Crytek’s CEO On Crysis 4, Homefront 2, The Future

If you climb to the top of Mt Videogameland, you’ll see that Crysis 3 is just over the thoroughly tessellated, HDR-lit horizon. That, however, is hardly the only thing that’s got Crytek’s tear-powered mega-lair whirring along at maximum efficiency. There’s also Homefront 2, Warface, Ryse, an entire F2P social platform, piracy concerns, and a brand new Crysis – which is totally not Crysis 4, but also kind of is. I spoke with Crytek CEO Cevat Yerli about all of this things and also asked him the question that’s almost certainly been devouring your every idle thought for far too many months: why’s it called “Warface”? 

RPS: You recently announced that Crysis 3 will have a full suite of graphical bells, whistles, and settings options out of the probably-not-a-box. That’s quite the turnaround from Crysis 2, obviously. What happened there, though? In retrospect, do you think you underestimated how much these types of things matter to some players?

Cevat Yerli: It was, to be honest, a consequence of Crysis 1. In Crysis 1, many people complained about the high specs. Many people couldn’t play it. Or many people saw that they couldn’t. Because when many people say, “I can’t play,” they always assume they can’t maximize it. But that was completely intentional, because we were building a future-proof game. A future-proof game by definition doesn’t run at its highest settings on today’s machines. So that was our philosophy. Let’s give this a four year lifespan on PC specs.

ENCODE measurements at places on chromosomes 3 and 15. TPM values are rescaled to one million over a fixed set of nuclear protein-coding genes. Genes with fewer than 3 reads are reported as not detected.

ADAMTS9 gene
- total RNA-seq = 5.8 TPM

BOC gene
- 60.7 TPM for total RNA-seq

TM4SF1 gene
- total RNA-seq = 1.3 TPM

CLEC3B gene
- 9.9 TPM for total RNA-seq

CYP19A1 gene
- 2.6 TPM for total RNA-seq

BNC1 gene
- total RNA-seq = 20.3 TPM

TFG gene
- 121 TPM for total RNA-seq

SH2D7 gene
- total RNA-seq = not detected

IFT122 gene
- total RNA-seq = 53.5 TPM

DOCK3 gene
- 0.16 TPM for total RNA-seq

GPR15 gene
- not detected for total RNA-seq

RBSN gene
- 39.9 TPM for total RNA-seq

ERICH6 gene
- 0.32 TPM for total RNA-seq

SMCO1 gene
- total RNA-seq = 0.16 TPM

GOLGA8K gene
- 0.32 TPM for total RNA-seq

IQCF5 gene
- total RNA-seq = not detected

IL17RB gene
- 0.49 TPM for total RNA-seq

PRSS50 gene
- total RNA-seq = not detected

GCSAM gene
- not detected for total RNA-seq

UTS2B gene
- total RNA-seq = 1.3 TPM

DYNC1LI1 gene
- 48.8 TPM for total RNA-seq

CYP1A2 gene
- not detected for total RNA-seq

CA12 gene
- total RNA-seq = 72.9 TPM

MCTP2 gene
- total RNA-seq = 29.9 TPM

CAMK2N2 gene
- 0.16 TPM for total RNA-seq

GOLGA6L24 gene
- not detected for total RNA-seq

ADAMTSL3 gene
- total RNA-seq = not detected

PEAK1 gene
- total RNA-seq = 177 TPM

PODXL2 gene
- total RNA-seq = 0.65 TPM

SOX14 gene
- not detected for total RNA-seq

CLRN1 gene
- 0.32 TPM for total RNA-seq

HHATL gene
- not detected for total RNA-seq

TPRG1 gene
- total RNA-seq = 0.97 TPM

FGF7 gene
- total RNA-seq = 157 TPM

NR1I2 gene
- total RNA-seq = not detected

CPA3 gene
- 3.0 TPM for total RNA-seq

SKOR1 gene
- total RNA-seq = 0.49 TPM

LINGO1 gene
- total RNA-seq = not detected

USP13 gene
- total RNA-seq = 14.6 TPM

That was our intention, but it backfired in Crysis 1. So then we said, “OK, Crysis 2. Let’s make it much more accessible, so that people can max it out quickly.” We approached the whole production very differently. But then people [got upset about that]. So it backfired again [laughs]. So now we’re making Crysis 3 accessible at the low end, but really pushes the future-proof graphics at the high end. In a way, it’s the best of both worlds.

RPS: The best of both worlds thing has definitely been a focus of your promotional efforts for the game. “It’s your favorite bits of Crysis 1 meets all the good stuff from Crysis 2,” etc. But, in going that route, is there a risk of creating a risk-free jack-of-all-trades, master-of-none? 

Cevat Yerli: I don’t think so, because we’re not really mixing in a literal sense like that. It’s more like, “What is the gist that people really like about Crysis?” And we know that, because we created the game. Same with the gist of what doesn’t work in Crysis 2. Luckily, these are very complimentary things. So, for instance, Crysis 2 was perceived as too narrow and linear, because of the inherent consequence of going urban. Urban environments have to put buildings in front of you. Their structures aren’t as vast and expansive.

Now, we didn’t want to get rid of that completely, but also we wanted to have very expansive areas. So we decided to take a 70/30 kind of approach, which is 70 percent nature and 30 percent urban. We wanted to make an environment that’s never been done before: the urban rainforest. From a fiction perspective, it also made sense, because this is like a terraforming operation to cleanse the alien remainders.